The Weird Sister tells the tale of three of them, back under their parents roof and trying to deal with the mess they have made of their lives, all the while dealing with the harsh reality that their parents are not immortal. Peppered with Shakespearean quotes and references, this book is the ultimate read for bibliophiles everywhere. The style of writing is quite unique. The narrator is an non-existent fourth sister. Someone who is intimately connected to each of the sisters, yet sees them for who they are and loves them anyway. That style of narration baffled me for a while, before I just decided to go with it. I kept expecting some "big announcement" of a fourth sister yet to be introduced to us. In the end I thought it was brilliant. The narration gave us incredible insight to the Weird Sisters, what they truly thought about each other, but most of all, the incredible strength of their bond as sisters.

I really, really enjoyed this book. It was hard for me to finish it because I didn't want to say "good-bye" to my new friends. Having grown up as a solitary book lover in a very large family, I really enjoyed seeing how much reading was a part of this family. As I said earlier, it was such an integral part of their family dynamic, I was almost jealous. You don't have to be a Shakespeare lover to enjoy this book, while Shakespeare is at the heart of the family, the bond of the Weird Sisters is at the heart of this book, and that is something most of us can relate to.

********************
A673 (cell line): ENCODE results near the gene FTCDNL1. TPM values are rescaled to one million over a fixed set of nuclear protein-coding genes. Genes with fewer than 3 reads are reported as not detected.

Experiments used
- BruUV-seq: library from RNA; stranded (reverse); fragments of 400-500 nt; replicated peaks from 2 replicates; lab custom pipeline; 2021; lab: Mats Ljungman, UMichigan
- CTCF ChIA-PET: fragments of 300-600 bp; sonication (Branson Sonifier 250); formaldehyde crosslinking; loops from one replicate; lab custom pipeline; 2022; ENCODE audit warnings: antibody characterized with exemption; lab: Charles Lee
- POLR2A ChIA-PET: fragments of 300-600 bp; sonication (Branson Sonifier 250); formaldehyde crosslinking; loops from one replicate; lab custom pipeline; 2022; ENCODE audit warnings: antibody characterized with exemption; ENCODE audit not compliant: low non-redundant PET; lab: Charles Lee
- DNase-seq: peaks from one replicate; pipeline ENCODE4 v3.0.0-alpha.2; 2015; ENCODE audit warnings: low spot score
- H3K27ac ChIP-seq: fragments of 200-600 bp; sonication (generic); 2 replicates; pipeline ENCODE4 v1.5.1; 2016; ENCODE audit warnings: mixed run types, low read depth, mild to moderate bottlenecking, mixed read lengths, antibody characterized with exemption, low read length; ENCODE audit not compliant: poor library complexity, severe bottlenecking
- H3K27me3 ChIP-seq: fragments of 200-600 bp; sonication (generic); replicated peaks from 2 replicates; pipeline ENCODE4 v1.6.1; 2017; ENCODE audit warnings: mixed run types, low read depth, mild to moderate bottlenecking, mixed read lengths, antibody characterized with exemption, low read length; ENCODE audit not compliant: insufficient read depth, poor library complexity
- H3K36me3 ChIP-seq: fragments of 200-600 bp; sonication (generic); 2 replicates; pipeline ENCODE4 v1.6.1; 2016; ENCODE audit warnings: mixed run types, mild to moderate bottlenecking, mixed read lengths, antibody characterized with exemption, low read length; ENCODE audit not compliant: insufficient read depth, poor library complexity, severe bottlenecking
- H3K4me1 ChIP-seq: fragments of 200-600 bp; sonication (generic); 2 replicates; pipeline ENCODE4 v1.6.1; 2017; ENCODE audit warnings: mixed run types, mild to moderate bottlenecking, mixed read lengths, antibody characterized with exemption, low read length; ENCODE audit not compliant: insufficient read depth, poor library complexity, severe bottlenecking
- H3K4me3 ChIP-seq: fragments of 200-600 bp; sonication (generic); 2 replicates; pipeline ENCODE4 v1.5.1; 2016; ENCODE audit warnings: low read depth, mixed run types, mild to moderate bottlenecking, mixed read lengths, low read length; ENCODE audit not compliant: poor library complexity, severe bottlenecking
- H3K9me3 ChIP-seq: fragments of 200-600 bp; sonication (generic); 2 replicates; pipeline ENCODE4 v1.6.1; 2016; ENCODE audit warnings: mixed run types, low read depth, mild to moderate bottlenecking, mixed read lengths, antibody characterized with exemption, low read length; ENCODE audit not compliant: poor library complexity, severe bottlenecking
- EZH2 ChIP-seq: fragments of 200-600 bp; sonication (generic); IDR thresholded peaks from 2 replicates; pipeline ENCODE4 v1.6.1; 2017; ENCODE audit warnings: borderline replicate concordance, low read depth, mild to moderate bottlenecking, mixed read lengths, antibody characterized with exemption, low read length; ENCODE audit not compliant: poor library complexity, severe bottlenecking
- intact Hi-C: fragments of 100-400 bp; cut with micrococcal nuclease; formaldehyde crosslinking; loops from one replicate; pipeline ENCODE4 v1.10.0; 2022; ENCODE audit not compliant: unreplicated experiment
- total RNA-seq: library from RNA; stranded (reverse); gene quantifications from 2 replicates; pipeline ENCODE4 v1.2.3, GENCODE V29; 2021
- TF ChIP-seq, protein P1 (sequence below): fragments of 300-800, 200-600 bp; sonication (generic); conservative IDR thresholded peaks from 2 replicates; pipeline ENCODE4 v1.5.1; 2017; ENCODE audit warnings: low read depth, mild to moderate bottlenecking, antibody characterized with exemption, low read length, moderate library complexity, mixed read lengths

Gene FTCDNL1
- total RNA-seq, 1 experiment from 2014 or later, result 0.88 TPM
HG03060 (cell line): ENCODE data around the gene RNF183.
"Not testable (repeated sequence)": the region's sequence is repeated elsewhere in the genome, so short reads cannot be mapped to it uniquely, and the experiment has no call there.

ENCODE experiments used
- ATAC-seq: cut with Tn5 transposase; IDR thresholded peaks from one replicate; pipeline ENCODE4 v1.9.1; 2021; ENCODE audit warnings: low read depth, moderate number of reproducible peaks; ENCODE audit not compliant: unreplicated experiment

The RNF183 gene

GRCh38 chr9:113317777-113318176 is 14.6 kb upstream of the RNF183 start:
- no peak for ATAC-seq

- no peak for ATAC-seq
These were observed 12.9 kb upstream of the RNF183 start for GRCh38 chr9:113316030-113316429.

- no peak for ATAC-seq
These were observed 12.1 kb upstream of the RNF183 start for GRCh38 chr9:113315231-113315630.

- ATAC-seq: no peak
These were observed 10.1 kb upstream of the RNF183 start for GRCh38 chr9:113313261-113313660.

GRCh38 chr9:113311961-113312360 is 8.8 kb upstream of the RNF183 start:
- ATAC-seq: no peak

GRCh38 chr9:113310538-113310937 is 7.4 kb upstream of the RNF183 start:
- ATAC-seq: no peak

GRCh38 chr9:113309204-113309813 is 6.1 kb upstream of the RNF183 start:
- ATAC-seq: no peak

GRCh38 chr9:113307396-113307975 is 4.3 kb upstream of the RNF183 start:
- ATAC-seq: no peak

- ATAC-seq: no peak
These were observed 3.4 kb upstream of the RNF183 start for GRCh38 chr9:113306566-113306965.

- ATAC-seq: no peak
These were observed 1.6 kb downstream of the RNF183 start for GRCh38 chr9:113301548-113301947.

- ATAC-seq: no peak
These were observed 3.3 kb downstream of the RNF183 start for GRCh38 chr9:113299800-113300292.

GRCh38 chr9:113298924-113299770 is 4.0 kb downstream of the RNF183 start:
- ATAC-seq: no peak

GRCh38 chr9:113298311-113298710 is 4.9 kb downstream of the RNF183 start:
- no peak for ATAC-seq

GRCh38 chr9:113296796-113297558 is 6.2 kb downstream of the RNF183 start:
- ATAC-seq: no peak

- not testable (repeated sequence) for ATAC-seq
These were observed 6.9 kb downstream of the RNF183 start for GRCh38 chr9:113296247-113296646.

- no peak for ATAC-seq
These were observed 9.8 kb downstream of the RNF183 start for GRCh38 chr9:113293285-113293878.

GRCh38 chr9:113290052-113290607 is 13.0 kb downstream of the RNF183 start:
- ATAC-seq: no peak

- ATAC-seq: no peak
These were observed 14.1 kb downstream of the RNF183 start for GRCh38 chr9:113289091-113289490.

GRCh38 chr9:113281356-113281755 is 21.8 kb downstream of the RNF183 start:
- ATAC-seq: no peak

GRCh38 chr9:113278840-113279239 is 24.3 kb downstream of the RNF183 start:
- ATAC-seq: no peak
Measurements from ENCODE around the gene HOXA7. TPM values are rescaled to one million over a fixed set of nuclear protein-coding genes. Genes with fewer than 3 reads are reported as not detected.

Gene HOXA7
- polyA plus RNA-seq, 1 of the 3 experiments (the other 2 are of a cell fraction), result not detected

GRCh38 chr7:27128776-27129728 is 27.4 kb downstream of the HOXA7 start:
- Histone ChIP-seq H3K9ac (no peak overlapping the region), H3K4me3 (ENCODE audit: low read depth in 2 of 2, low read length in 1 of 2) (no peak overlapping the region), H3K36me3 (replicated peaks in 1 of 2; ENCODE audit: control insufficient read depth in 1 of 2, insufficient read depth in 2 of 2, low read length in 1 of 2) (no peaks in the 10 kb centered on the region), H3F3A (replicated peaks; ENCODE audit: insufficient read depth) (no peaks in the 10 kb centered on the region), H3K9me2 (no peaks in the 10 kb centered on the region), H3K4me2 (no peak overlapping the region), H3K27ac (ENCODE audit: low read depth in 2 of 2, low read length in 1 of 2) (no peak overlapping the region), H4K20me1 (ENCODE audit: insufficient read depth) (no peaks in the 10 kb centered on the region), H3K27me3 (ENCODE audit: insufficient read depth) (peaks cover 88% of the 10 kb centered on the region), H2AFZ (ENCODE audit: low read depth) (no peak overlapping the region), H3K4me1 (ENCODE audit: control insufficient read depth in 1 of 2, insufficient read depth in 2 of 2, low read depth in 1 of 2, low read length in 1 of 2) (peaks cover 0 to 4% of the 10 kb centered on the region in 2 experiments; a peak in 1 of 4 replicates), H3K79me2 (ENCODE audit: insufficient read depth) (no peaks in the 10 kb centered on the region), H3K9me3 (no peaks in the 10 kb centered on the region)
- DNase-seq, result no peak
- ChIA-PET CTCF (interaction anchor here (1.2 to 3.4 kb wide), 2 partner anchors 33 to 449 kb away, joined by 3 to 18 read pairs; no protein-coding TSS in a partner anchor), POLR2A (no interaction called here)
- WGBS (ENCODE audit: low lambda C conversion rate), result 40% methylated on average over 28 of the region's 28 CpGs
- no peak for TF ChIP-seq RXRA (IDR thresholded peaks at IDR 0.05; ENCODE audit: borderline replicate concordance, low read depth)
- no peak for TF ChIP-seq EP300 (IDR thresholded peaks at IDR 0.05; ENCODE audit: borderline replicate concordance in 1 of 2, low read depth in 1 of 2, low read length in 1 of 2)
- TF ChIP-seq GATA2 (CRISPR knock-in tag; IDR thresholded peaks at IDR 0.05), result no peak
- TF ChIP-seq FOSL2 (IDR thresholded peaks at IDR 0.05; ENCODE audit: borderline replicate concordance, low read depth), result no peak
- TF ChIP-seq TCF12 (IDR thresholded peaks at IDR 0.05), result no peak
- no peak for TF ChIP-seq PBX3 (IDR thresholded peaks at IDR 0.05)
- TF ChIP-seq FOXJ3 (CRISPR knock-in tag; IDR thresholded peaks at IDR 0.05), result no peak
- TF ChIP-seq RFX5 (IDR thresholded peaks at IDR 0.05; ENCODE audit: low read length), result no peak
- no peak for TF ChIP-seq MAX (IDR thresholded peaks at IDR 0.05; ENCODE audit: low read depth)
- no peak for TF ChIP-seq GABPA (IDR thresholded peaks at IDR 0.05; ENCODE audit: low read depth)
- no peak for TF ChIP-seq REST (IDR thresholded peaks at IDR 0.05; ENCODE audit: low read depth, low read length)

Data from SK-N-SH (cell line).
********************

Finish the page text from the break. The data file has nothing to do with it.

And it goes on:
Tuesday, January 25, 2011

(9)The Book of Tomorrow by Cecelia Ahern

I have been a fan of Cecelia Ahern for years. Her book, P.S., I Love You was instrumental in fostering my love for all things Irish. I mean, really if you have read my blog for more than five minutes you know that I LOVE Irish Chick Lit. So to get my hot little hands on an ARC of Cecelia Ahern's was a dream come true. Until.....

The Book of Tomorrow is about sixteen year old Tamara Goodwin. Tamara's world has been rocked by the suicide of her father. Tamara & her mother are forced to leave Dublin to live with relatives in the country. There is meek Uncle Artie and the wretched Aunt Rosaleen. Aunt Rosaleen is doing everything in her power to make her life miserable. To pass the summer days, Tamara checks out a book from the mobile library. She is shocked to discover that it is a blank book that starts filling up magically with tomorrow's diary entries. As Tamara gets a glimpse into the future, she starts to realize that the answers may lie in the past.

Ms. Ahern tries to go for the "gothic" feel, with the creepy Aunt and the Mother that seems to be held hostage in an upstairs room. The attempt falls short, though. The gothic feel just falls flat. Tamara comes across as a spoiled brat and the rest of the characters are just so one dimensional the story could have been so much more.

Not every author hits a home run every time they write a book. The Book of Tomorrow wasn't a HORRIBLE book, Lord knows that I have read worse, I just felt that it didn't live up to the author's potential. Here is hoping the year goes by fast and her next book is more like her older books.

Saturday, January 22, 2011

(8)Call Me Irresistible by Susan Elizabeth Phillips

So I had this major epiphany while reading Call Me Irresistible, Susan Elizabeth Phillips new novel. I am old. When I first started reading her novels, if memory serves me, twelve years ago, I looked at the "heroes" in her novels with somewhat of a hero-worship. Meaning, oh they were the elder, wiser men. The "hero" in Call Me Irresistible is 32 years old. *gulp* Three years younger than me.